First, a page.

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Posted 28 October 2012 - 04:29 PM

Your first step should be to realize that there's only one "L" in modeling.


I would generally tend to agree, especially in a post coming from a self-described 'graduate student.'

However, in this instance, either spelling may be considered correct, albeit the double 'l's are more common to non-U.S. English-speaking countries such as the UK and Canada. While it looks odd and I do not really care for it, it should be considered correct within the confines of a multinational forum - even if the writer currently resides in Texas.

#7 Chas SCR

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Posted 28 October 2012 - 04:41 PM

Why not, I will play along!

1. What is a model kit? Building a scale replica of your choice either in kit fourm from the store or building it your self.

2. What activities (e.g. painting, sanding, burnishing) do you associate with modelling? Sanding, Painting, Resin casting, Mold making, Research work, Talking to the real people who built the real car.

3. Do you follow instructions when building a model? No! I do research and go by photos and the real car to build from.

4. How skilled are you at modelling? Only been building since 2003 and feel i'm ok at what I do and always learning diffrent things and how to do stuff from the great people here in the modeling world.

5. What are kit conversions? Have you ever done a kit conversion? Resin cast kits to change things from what the kit companys have to offer over to make a new kit. I have started with a kit and only use what little I needed from this to help a resin kit to build what I was building.
6. What is kitbashing? Have you ever kitbashed? Taking more then 2 diffrent kits and building a car or subject with many diffrent kits. Yes I use a lot of diffrent kits parts and such in the past to build with.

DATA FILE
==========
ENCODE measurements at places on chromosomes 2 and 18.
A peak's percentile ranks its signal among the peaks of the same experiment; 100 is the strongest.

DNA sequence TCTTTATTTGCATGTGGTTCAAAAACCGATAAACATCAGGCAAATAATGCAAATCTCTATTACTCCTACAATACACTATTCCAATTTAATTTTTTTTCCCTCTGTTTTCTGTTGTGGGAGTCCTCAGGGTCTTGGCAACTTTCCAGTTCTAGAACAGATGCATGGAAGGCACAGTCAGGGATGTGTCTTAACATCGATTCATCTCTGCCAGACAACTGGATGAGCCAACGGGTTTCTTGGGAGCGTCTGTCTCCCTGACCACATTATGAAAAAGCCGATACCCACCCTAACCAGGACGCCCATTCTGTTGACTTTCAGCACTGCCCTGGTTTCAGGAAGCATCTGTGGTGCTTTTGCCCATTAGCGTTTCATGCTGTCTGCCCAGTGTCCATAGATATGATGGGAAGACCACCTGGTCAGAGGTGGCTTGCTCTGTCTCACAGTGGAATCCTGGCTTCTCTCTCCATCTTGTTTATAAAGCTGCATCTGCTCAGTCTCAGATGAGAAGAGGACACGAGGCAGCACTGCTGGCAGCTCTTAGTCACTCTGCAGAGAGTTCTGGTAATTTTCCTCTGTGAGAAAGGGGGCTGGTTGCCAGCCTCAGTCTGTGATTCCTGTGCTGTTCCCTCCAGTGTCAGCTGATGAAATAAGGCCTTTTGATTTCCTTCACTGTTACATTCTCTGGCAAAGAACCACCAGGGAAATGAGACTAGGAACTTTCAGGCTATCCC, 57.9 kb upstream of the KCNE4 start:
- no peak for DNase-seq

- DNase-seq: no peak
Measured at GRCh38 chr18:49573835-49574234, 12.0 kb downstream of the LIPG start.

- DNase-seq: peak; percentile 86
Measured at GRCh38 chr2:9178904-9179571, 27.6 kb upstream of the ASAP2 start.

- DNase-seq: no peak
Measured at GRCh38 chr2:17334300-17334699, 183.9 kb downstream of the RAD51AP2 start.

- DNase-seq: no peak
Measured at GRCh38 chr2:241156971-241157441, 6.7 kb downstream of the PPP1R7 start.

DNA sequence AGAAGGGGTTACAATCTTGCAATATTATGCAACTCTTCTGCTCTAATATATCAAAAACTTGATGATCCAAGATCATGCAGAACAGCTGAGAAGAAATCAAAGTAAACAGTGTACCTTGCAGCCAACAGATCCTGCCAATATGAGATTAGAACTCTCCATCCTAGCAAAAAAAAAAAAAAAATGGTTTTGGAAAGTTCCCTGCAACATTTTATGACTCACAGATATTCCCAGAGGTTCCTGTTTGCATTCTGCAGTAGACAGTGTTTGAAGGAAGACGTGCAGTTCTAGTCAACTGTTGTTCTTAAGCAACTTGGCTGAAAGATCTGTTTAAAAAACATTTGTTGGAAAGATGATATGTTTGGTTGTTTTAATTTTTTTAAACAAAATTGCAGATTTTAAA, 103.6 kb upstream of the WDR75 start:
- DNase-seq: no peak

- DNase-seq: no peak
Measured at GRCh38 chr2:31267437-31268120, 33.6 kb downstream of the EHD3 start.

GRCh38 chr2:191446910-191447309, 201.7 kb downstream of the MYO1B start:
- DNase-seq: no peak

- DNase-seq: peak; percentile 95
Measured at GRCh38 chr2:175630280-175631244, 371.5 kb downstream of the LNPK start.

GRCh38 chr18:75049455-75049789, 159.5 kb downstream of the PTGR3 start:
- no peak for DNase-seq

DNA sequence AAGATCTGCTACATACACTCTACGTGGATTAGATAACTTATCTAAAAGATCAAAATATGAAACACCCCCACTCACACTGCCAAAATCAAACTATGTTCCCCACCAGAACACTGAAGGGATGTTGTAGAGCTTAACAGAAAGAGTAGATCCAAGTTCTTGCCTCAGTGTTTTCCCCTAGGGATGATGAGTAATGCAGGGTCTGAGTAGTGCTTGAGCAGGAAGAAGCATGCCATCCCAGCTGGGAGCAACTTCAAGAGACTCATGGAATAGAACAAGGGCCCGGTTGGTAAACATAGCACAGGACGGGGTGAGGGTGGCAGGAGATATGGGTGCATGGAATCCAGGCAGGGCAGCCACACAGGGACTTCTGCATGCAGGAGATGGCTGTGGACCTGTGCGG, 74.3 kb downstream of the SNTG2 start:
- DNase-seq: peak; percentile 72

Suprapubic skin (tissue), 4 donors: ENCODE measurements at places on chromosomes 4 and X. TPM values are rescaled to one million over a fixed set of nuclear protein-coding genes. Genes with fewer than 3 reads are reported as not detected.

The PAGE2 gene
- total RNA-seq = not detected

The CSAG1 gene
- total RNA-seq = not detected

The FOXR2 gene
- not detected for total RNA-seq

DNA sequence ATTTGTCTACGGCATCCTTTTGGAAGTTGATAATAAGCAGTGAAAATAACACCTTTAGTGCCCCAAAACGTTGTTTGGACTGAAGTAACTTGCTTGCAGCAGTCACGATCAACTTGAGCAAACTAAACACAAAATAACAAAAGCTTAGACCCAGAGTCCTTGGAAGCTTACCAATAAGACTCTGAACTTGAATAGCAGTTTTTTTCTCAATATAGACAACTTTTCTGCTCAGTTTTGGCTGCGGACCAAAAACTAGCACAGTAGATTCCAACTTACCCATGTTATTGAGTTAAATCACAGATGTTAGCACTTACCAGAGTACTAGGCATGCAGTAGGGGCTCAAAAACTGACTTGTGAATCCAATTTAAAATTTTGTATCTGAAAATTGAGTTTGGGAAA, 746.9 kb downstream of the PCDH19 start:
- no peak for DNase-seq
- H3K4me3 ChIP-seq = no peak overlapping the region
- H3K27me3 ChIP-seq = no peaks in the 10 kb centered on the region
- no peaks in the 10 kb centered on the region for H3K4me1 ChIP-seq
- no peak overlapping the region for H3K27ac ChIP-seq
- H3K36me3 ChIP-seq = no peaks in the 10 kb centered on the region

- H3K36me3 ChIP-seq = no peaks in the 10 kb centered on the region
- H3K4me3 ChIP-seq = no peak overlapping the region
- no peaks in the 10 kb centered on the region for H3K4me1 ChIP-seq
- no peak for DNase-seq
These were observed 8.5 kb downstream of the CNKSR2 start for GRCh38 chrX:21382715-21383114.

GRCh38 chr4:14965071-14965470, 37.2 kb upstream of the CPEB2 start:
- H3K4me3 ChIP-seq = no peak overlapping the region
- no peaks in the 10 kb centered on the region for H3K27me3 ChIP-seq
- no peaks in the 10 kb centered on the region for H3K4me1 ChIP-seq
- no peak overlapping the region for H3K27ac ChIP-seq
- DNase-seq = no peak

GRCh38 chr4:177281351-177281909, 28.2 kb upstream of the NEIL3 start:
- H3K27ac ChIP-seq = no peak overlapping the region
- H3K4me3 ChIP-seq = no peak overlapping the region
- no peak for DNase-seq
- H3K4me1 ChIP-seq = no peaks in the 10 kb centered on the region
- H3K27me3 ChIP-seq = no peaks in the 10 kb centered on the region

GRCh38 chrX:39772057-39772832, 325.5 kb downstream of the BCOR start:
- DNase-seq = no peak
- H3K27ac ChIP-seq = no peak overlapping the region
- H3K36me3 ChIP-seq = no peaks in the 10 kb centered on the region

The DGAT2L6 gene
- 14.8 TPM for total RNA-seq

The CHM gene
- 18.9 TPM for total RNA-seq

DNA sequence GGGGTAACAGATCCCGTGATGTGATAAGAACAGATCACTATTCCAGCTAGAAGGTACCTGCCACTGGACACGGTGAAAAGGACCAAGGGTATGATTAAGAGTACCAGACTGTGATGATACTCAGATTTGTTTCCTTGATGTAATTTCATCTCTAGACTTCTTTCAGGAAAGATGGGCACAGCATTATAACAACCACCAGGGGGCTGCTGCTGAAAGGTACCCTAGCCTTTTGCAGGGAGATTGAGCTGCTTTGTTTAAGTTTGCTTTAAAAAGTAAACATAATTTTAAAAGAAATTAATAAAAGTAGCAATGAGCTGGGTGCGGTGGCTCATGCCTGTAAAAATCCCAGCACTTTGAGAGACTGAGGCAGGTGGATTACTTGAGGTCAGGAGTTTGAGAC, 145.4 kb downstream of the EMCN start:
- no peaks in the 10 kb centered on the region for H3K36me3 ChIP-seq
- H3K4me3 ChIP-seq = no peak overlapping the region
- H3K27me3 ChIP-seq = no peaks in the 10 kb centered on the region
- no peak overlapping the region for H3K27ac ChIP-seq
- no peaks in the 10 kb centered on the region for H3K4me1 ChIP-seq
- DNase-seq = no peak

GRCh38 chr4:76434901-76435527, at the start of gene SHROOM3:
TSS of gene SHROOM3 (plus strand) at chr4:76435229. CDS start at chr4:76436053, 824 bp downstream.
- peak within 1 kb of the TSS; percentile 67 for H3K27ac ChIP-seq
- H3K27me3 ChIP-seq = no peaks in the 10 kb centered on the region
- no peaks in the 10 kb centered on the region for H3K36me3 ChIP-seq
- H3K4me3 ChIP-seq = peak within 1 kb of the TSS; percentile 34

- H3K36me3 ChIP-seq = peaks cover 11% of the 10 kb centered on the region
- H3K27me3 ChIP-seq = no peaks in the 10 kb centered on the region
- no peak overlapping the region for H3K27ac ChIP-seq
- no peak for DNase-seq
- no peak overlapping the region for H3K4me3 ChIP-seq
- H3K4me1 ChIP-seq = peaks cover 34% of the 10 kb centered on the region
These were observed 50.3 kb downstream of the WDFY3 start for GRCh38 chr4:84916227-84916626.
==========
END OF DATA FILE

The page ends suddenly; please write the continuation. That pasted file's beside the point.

7. What is the object of model-making? What is the end product? I build models for people and to also help show people that are in the modeling world that you can build or change the stuff that the kit mfg offer to build todays style of cars. For the ending product? Posted ImagePosted ImagePosted ImagePosted ImagePosted Image

#8 Gluhead

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Posted 28 October 2012 - 04:44 PM

Actually, the first thing you should realize is that modelers are anal-retentive smart-arses, often very hung up on insignificant minutia. ;)

#9 Fat Brian

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Posted 28 October 2012 - 04:53 PM

1. What is a model kit?

A group of preengineered parts that when assembled replicate and object, either real or fictitious.

2. What activities (e.g. painting, sanding, burnishing) do you associate with modelling?

Cutting, sanding, gluing, painting, mixing, measuring, testing, thinking, polishing, fitting, creating, comparing, researching, examining.

3. Do you follow instructions when building a model?

It depends, if I'm not modifying the kit much I will use the instructions. Other times I only use them for certain parts like the engine for example, since the rest of the build may be mostly scratchbuilt or bashed to the point that no one set of instructions is really applicable.

4. How skilled are you at modelling?

Overall I would say I'm average, I'm good at certain things but not so good at others. I'm pretty good at scratchbuilding, I have a fairly analytical/mechanical mind so I try to build things that are realistic regarding how they would function on a real vehicle. On the other hand, I'm not a very skilled painter or weatherer. It's partly due to not having an airbrush and partly because I just don't do it well. I'm also not a good "finisher" of builds, I tend to get distracted by something else before I can bring one build to completion.